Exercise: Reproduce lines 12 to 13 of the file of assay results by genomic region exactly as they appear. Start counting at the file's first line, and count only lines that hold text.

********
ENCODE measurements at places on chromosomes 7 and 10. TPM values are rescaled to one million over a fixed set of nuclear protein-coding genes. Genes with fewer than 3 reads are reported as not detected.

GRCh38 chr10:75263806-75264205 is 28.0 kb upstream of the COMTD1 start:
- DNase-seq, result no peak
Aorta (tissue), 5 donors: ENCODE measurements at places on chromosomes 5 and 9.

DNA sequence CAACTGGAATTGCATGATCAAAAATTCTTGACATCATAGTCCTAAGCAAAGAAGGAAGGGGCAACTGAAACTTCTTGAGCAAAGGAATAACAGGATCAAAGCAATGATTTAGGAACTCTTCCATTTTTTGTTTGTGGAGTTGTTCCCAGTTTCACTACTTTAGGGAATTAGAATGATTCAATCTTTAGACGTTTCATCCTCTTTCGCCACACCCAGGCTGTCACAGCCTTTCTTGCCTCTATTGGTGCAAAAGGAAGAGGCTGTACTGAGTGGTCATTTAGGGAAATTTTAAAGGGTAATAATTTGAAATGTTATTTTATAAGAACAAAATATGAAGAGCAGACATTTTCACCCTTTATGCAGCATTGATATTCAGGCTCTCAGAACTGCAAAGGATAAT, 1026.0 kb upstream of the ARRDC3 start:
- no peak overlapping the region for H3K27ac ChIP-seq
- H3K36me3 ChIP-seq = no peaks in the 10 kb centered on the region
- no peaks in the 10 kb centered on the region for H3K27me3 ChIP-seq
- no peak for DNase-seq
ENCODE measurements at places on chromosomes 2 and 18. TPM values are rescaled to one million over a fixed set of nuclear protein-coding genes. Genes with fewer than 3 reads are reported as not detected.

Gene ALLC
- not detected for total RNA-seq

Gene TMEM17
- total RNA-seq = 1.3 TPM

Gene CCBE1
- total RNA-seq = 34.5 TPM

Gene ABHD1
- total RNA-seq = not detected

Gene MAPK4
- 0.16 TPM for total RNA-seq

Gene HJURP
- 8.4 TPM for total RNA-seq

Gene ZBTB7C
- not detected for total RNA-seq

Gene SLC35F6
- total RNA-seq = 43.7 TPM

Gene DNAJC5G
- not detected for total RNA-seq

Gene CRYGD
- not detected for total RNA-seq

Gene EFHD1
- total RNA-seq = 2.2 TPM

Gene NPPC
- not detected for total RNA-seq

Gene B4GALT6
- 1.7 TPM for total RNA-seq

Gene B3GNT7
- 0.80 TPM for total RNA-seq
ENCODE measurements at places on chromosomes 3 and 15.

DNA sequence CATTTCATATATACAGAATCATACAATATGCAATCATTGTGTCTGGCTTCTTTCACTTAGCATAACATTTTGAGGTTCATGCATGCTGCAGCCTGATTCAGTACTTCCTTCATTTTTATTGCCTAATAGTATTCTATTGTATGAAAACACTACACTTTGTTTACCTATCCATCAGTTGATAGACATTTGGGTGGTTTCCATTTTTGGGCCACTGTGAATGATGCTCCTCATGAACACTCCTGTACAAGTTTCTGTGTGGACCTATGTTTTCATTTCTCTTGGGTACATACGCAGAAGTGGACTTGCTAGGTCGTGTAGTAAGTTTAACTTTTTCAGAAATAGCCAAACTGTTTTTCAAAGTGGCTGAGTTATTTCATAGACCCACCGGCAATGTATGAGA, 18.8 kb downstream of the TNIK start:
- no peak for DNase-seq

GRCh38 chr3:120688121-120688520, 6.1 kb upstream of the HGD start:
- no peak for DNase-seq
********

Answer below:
- not detected for total RNA-seq

Gene TMEM17